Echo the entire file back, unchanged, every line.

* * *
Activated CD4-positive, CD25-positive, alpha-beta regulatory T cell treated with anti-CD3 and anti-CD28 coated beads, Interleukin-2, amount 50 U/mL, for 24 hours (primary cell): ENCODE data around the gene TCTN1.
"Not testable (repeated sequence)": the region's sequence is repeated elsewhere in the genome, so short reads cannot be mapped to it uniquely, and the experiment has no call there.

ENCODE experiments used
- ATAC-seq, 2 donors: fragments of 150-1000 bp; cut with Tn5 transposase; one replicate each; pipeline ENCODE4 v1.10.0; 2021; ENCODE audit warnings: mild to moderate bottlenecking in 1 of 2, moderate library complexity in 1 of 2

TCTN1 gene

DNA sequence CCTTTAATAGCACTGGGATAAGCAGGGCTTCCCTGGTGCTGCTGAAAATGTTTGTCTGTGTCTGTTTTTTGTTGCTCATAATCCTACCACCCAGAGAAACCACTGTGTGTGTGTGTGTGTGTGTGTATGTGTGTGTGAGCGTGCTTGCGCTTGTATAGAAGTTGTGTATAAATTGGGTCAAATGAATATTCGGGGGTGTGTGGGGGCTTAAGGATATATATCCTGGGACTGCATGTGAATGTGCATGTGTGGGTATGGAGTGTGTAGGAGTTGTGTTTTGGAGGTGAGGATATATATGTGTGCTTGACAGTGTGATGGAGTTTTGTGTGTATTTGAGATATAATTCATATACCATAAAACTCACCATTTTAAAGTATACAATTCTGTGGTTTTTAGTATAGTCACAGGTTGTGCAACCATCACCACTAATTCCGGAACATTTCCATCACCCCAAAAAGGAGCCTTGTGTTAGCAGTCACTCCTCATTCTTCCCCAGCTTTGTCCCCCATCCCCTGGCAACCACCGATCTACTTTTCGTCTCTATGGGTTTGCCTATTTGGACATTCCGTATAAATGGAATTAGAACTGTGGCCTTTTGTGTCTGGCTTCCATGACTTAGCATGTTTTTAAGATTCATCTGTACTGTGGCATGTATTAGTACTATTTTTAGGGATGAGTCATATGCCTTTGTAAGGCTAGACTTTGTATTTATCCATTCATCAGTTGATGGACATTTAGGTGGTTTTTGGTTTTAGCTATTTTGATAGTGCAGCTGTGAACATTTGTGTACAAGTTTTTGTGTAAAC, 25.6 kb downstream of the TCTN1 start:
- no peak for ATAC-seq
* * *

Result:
Activated CD4-positive, CD25-positive, alpha-beta regulatory T cell treated with anti-CD3 and anti-CD28 coated beads, Interleukin-2, amount 50 U/mL, for 24 hours (primary cell): ENCODE data around the gene TCTN1.
"Not testable (repeated sequence)": the region's sequence is repeated elsewhere in the genome, so short reads cannot be mapped to it uniquely, and the experiment has no call there.

ENCODE experiments used
- ATAC-seq, 2 donors: fragments of 150-1000 bp; cut with Tn5 transposase; one replicate each; pipeline ENCODE4 v1.10.0; 2021; ENCODE audit warnings: mild to moderate bottlenecking in 1 of 2, moderate library complexity in 1 of 2

TCTN1 gene

DNA sequence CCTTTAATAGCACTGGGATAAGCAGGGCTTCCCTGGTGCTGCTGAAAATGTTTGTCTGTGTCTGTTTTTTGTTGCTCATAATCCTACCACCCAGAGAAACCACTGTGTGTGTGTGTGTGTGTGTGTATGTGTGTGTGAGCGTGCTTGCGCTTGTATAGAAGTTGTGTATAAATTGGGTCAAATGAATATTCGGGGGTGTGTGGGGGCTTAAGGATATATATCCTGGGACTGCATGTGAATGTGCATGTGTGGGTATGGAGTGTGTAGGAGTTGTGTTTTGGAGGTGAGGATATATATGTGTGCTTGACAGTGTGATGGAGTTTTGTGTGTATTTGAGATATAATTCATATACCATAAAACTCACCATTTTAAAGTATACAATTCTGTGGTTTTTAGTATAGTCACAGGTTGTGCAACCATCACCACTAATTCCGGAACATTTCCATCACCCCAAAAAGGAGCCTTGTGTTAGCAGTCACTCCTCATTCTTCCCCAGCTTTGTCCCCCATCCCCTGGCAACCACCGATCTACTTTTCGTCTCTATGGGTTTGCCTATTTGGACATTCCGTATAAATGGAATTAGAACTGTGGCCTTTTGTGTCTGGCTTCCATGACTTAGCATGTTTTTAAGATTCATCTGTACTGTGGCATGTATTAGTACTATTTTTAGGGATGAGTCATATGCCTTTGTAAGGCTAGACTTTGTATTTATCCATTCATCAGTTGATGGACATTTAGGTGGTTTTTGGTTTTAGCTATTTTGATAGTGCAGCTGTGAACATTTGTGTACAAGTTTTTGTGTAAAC, 25.6 kb downstream of the TCTN1 start:
- no peak for ATAC-seq